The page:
As scientists and researchers around the world seek to understand the growing Coronavirus health crisis, a Wilkinson professor and Economic Science Institute presidential fellow, are reexamining a typically misunderstood aspect of the disease. So far, their research has shown that despite what young people may think, age is not a direct factor in COVID-19 mortality.
“A healthy 72-year-old seems to have as good a chance of surviving COVID-19 as a healthy 36-year-old,” according to Steve Gjerstad from the Economic Science Institute.
Chapman President Daniele Struppa helped bring together Dr. Andrea Molle (Political Science) and Dr. Steven Gjerstad (Economic Science Institute). Molle was already working on COVID-19 research with an Italian think tank. Gjerstad was working on forecasts of COVID-19 case growth. Molle and Gjerstad hopped on a Zoom call and began their joint research.
Their work was an interdisciplinary triumph, bringing together the humanities, economics, and health. “It was easy to work with Steve as we share the same language and passion for an analytical approach,” said Molle. “Steve brought statistical and computational expertise while I brought domain knowledge of Italy, its society, and politics to define our hypotheses and data mining strategies.”
By analyzing medical statistics from COVID-19 cases in China, Italy, and the United States, Molle and Gjerstad discovered that it was not age, but comorbidity factors – underlying chronic health conditions, like hypertension, diabetes, or cancer – that are the main factors contributing to Coronavirus mortality.
“The numbers we pulled from the Italian National Institute of Health (Istituto Superiore di Sanità) showed that 98% of a random sample of those who have died from COVID-19 in Italy had one or more comorbidity factors,” said Gjerstad.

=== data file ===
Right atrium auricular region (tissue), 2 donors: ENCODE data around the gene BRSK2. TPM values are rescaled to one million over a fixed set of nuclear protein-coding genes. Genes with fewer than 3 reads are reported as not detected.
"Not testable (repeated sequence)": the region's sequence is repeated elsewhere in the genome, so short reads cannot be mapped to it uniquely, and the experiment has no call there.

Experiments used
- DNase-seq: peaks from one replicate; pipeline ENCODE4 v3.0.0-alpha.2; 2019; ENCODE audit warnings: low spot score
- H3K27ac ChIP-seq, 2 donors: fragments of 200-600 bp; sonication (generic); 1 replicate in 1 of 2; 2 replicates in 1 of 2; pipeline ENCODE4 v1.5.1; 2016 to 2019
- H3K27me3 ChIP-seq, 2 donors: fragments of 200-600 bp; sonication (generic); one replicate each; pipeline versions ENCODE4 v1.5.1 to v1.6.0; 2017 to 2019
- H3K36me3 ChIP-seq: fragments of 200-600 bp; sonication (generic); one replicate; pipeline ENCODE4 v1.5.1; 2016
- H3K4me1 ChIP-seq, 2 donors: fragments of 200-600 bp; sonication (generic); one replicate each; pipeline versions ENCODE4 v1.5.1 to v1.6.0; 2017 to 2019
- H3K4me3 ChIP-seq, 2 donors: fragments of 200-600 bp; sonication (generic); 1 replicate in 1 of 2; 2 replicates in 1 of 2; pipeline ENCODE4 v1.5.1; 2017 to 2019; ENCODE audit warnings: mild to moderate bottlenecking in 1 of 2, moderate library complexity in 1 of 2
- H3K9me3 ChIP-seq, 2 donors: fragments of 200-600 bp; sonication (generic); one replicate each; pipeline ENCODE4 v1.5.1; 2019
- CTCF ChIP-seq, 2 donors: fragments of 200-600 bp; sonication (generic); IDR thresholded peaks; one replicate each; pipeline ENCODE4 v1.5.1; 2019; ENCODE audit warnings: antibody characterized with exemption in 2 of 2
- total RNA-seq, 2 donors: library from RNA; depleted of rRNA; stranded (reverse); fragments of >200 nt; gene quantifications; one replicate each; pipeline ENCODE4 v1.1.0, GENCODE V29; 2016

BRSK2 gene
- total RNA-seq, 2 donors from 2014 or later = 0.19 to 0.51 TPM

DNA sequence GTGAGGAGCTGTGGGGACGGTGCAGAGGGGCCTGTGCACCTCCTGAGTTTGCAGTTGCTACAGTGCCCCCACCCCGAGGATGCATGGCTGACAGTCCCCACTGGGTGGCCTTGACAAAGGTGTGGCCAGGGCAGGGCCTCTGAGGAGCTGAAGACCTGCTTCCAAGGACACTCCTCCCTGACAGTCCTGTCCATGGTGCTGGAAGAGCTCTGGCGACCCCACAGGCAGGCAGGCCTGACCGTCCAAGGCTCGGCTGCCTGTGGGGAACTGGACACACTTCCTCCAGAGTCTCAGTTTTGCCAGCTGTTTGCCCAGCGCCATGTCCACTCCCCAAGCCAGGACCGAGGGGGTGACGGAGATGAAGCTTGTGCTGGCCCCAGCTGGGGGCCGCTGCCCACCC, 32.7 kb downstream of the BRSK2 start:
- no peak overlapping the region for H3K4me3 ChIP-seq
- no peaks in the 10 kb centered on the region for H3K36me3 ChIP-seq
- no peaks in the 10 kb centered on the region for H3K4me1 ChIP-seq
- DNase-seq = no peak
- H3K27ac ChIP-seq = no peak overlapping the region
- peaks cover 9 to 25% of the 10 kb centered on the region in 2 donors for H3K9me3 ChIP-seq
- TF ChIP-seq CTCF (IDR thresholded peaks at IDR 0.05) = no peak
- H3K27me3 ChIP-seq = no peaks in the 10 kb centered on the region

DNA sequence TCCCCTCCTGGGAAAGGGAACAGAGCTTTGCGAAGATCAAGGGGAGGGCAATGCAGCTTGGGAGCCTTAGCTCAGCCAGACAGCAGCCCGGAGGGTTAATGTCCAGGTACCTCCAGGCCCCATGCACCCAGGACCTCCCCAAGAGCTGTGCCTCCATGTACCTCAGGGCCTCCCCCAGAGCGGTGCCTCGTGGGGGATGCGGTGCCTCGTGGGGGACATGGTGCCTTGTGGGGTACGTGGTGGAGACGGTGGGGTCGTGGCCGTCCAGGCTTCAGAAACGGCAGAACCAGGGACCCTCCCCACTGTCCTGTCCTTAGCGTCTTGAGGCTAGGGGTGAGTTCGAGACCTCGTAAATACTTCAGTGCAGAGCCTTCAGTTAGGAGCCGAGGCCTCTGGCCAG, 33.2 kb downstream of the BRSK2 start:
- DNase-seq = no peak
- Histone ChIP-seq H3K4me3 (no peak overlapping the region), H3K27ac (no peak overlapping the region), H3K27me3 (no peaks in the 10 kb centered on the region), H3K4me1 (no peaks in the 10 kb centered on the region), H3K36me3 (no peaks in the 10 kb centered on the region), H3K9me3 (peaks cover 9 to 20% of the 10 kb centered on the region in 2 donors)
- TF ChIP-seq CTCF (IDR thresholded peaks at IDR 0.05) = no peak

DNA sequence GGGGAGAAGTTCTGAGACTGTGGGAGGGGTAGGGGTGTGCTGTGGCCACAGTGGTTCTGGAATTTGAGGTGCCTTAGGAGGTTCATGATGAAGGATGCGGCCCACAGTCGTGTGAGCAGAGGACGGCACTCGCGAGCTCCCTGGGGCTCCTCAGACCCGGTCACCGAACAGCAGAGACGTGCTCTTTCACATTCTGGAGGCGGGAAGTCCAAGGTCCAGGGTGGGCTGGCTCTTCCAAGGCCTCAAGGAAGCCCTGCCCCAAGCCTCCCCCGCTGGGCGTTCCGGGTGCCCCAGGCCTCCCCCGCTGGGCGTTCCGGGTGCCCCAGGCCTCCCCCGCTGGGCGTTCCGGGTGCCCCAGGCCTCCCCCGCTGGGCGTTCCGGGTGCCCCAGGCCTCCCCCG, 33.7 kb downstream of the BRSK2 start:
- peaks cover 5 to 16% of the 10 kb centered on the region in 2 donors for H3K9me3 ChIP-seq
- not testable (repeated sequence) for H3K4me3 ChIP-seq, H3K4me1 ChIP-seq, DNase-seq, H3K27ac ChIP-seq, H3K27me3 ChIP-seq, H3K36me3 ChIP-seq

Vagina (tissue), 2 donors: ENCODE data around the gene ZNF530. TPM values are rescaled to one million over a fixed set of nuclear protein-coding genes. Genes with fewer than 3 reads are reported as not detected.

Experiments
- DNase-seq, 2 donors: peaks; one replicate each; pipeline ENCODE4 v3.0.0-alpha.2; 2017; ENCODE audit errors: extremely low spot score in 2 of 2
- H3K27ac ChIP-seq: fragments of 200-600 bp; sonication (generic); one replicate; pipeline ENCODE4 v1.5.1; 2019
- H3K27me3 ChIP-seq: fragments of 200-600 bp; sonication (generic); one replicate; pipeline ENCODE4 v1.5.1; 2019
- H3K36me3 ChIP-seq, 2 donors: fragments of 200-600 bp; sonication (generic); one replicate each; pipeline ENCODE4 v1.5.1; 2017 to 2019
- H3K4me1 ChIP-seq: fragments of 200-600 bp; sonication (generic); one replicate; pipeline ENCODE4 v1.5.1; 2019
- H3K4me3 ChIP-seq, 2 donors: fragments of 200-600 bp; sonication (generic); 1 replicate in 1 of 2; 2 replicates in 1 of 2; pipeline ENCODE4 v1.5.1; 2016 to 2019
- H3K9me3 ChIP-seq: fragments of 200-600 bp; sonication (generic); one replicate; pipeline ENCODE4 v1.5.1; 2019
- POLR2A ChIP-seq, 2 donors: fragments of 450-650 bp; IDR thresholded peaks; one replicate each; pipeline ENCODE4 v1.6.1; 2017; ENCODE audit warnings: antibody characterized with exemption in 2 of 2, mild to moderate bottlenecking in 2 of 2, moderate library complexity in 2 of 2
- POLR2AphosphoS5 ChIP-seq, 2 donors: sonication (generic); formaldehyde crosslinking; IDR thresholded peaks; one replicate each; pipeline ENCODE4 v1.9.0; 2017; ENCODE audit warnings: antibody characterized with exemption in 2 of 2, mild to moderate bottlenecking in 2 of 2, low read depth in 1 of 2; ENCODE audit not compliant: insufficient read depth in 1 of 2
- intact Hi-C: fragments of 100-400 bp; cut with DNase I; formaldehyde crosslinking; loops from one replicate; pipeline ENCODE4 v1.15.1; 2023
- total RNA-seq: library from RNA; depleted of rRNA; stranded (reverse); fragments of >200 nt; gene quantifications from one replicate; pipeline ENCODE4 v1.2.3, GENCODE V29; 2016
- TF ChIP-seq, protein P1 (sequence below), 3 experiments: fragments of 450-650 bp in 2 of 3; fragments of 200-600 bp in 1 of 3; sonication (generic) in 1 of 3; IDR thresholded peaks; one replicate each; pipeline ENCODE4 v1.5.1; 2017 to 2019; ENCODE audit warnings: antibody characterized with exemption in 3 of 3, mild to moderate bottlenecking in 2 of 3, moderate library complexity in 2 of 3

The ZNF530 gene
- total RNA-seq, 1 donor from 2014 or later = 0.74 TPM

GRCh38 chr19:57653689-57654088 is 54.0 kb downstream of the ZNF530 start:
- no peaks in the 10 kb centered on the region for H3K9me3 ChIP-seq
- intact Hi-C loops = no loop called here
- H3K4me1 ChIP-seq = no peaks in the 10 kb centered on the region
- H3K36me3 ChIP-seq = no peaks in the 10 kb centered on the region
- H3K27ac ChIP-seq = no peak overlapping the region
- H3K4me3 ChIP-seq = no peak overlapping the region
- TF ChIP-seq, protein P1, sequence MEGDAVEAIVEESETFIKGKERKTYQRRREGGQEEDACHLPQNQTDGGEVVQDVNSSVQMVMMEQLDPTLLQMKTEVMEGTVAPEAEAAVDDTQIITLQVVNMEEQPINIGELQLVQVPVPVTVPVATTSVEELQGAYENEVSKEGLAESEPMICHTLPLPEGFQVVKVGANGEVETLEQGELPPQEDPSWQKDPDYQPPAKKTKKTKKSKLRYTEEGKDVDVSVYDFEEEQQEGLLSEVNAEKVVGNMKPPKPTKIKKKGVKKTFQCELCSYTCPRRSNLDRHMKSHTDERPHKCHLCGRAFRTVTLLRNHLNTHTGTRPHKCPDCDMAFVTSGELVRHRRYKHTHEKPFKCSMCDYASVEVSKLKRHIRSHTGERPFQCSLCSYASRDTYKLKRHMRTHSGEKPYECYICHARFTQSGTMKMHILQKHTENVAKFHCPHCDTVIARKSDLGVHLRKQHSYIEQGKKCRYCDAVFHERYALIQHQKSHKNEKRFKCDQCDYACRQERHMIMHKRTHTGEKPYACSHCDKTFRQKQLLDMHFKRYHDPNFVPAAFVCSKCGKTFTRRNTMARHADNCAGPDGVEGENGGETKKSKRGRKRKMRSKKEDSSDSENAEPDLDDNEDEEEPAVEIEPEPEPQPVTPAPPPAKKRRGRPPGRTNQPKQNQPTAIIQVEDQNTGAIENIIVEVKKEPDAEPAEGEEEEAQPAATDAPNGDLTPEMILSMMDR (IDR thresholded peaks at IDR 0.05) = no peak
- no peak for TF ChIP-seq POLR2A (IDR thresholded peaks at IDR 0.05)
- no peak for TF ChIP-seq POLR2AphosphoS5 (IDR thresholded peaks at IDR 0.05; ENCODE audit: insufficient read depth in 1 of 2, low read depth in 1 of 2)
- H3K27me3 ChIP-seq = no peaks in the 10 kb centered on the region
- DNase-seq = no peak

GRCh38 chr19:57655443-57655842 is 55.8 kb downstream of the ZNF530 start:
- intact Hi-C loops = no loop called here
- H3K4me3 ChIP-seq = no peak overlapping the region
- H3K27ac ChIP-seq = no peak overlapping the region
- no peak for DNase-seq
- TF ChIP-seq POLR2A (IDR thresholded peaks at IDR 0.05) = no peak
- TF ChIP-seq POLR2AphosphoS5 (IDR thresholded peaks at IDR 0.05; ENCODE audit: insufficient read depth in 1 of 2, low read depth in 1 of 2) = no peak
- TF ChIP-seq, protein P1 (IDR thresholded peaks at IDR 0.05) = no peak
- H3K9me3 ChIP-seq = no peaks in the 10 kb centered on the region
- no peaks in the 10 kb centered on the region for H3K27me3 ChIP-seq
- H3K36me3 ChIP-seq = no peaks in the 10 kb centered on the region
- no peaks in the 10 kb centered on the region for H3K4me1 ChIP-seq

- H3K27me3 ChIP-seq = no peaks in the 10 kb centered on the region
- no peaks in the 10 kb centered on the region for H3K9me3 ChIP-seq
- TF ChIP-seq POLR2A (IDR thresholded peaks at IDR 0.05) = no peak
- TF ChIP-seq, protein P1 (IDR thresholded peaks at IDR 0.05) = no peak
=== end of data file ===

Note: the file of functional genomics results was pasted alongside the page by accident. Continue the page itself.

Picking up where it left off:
The common misconception that age is a direct factor of COVID-19 deaths comes instead from its correlation to comorbidity. “Statistically speaking, comorbidity increases with age,” said Molle. “The older you get the more prone you are to acquire long-time conditions.”
The issue lies with public statements that have been oversimplifying the causation of mortality from the virus, citing age itself as a comorbidity factor. Some media outlets are still reporting that all people over 60 generally have higher COVID-19 mortality, while government and health agencies have yet to make a clear distinction between age and comorbidity factors.
Molle and Gjerstad’s unique research study looks to remedy this misinformation and provide clarity to healthcare workers and the general public.
“Trust that scientists of all disciplines are working against the clock to provide solutions and the weapon on knowledge to medical professionals and policymakers who are fighting on the frontline,” said Molle.
When this is over there will be a time to deal with massive changes to our society. Society, the economy, international relations––they will all be different. The social sciences and humanities will need to step up and be at the cutting edge of it without abdicating their role uniquely to the sciences. This includes redesigning our political institutions and our resilience mechanisms and helping society to recover from this trauma.
Meanwhile, the fight against the Coronavirus pandemic is an uphill battle. According to Gjerstad, the virus was spreading rapidly with cases increasing about 32% per day on average in the United States during the first three weeks of March. Molle says they plan to continue adding to the research over time, also exploring the effectiveness of social distancing in a future research study in cooperation with the University of Milano.
“If you’re healthy, you will live to see the end of this,” says Gjerstad. “But we need to be careful because this disease ravages the bodies even of young and healthy people who get it. Be very careful about what you touch and how close you get to other people.”
You can read their full research article here.